Bitcoin is a phrase we’re hearing more and more often. It has a lot of smart people really excited, but if you’re not in IT the concepts can be difficult to grasp.
So in case someone tries to test your knowledge at the office coffeepot, here are some simple explanations to ease you into the new world of digital currency.
For starters, it helps to compare bitcoin to how money has worked for centuries. The gold standard was the basis for our fiscal system for a long-time, and what it did was give our paper currency an equivalent value to gold, a tangible finite resource of certain value.
Bitcoin is a digital currency and as such does not have a relationship to a resource like gold. So how does bitcoin ensure it’s currency has value? Well, Bitcoins aren’t printed like cash, they are discovered through a process called ‘mining’.
What is mining and how does it work?
When people send bitcoins to each other, the details of transactions are grouped with other transactions made at the same time. This list of transactions is called a ‘block’.
It is the miner’s job to confirm these transactions and add them to the general ledger. This ledger is made up of previous blocks, which when added becomes the ‘blockchain’.
The advantage of this system is this: it can be used to place any transaction made between bitcoin addresses at any point in the network. Each new block creates an increasingly complex list of transactions that happened on the network.
It’s usually at this point that your friend at the coffeepot has lost interest or abandoned you. Or worse still, they have stuck around to ask you trick questions. Like: how do we know that the general ledger – the blockchain – can be trusted? And if this is all digital how do we know someone can’t hacked it?
This is where bitcoin miners come in. The miner’s role is to encrypt the information in a block. They take all this information and through a mathematical process create a shorter series of numbers and letters – called a ‘hash’.
Hashes are vital to blockchain security because while it is easy to create a hash from data, it is nearly impossible to work out what data is contained in a hash. Each hash created is unique to the block, and changing just one character in a bitcoin block can change it completely.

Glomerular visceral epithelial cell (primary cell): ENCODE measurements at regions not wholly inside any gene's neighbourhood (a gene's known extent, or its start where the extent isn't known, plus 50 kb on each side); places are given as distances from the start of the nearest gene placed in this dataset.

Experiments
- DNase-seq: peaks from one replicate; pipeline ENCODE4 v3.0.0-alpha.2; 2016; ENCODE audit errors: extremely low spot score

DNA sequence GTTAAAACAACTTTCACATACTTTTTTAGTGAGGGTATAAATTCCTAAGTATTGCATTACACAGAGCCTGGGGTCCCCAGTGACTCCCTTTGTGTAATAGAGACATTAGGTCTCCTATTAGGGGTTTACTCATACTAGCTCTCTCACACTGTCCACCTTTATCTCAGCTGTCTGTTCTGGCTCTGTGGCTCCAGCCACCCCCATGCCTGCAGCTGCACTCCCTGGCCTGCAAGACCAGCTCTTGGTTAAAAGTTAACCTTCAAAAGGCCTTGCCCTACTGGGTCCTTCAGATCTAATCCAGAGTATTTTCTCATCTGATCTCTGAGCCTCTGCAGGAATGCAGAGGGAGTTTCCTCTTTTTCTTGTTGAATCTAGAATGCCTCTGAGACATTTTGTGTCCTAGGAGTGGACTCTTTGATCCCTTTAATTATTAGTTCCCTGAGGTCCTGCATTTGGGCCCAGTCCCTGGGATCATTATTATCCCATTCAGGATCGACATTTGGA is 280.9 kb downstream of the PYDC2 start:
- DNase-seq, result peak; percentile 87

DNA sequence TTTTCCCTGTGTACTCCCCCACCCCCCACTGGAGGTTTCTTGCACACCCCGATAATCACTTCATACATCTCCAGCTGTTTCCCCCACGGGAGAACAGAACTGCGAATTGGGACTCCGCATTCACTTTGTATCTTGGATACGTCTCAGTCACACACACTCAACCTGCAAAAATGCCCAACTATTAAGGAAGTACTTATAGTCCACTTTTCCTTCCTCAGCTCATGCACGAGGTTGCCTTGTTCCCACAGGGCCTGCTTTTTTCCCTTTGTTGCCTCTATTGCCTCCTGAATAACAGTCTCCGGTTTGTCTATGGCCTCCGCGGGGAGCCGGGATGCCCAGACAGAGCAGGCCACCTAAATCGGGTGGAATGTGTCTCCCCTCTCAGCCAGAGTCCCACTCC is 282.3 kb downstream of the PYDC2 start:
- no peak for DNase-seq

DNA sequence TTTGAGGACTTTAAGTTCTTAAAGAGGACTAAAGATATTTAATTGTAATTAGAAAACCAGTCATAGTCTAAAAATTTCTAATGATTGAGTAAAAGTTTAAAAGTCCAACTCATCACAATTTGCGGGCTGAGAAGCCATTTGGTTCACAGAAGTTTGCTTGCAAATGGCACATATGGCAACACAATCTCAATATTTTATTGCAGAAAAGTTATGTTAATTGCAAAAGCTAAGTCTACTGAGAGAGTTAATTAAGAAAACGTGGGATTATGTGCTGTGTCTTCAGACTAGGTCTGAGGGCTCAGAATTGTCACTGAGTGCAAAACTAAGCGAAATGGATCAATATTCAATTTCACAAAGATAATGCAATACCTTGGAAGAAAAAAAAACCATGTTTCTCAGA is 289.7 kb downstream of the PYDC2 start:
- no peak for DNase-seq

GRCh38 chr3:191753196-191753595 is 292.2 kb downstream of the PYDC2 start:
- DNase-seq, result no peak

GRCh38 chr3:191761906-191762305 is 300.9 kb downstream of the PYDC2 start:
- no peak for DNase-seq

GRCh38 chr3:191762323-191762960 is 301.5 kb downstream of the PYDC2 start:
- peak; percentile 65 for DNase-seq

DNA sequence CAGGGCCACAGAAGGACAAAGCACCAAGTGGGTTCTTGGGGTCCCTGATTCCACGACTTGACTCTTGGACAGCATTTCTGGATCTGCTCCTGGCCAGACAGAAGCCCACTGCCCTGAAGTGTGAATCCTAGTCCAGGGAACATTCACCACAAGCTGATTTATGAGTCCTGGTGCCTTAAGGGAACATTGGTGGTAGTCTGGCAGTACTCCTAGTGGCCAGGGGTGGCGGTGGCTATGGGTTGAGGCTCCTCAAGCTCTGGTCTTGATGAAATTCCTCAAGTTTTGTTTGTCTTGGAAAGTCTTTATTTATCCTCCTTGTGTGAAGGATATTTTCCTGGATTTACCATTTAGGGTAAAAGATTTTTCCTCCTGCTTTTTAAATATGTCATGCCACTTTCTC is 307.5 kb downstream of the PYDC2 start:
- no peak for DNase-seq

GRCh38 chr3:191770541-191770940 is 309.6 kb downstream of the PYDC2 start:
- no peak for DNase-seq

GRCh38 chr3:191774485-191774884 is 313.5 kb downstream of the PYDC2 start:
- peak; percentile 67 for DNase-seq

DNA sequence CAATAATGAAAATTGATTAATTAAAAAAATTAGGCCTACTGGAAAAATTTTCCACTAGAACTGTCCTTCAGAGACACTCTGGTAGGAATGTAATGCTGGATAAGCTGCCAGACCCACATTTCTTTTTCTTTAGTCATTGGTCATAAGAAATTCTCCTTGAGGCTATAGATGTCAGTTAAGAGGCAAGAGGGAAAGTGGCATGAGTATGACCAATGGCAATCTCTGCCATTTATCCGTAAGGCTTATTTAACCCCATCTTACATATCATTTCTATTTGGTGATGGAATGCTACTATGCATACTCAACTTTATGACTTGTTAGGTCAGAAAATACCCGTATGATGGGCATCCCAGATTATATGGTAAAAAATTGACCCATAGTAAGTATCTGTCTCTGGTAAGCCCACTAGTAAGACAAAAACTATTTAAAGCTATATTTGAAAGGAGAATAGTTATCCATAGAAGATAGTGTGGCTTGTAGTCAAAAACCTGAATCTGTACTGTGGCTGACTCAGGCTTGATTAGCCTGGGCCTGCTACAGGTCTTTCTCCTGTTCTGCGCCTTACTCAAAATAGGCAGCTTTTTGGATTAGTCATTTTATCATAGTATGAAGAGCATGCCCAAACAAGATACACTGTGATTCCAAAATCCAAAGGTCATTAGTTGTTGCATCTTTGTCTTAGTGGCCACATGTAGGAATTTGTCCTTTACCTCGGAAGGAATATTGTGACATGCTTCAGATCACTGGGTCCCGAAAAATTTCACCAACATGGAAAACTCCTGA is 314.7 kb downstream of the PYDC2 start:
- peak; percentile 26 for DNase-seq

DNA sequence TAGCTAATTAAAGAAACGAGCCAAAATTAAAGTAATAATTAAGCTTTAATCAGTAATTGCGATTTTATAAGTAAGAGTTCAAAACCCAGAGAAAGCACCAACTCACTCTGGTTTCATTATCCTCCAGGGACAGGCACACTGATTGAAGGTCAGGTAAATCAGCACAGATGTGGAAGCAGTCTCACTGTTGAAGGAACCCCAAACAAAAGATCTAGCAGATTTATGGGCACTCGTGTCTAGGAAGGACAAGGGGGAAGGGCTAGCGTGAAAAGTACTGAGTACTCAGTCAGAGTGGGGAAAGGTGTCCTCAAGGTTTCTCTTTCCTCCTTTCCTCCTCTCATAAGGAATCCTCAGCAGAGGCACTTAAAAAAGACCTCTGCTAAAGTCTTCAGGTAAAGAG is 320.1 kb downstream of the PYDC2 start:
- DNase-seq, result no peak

Each block’s hash uses the data from its transactions to make its unique sequence. However, it also uses the previous block’s hash, thus creating a series of encrypted blocks and multiple levels of security.
Each hash can be thought of as a digital seal. Not only does it protect the information in its block, but it ensures that the subsequent block is verified as part of the blockchain.
If someone were to try and tamper with a transaction by changing a block already stored in the chain, it would be immediately identifiable due to its different hash. The snowball effect of hashing means that a small change further up the chain would be noticed all along the chain and traceable back to its source.
Your friend at the coffeepot is starting to look impressed, but he still has some curveballs to throw at you. Like: if miners get bitcoins for mining, how does the system sustain value?
The simple answer is that mining isn’t easy. Bitcoin calls this ‘proof of work’ and suggests that by making the computational tasks more difficult, each miner has to invest real time, power and hardware in order to seal off a block. In this way, there has to be capital investment made by miners that inherently makes the system valuable.
The bitcoin protocol requires that each hash looks a certain way: it must have a specific number of zeroes at the start. By limiting the hash sequence to be both a specific format, but requiring that it is a unique sequence, the process of mining becomes labour-intensive.
Miners are therefore required to change the transaction data in a block without tampering with it. This is done by adding a random piece of data called a ‘nonce’.
A block is made up of the previous block’s hash, the transaction data, and a nonce. If the generated hash doesn’t fit the format, the nonce is changed and the entire process repeated. ‘Proof of work’ is made harder because none of this happens in isolation. Each miner must compete with other miners who are trying to process the same block.
By now your coffeepot companion has run out of questions. But don’t worry, we have more articles to back you up for your next encounter with him.
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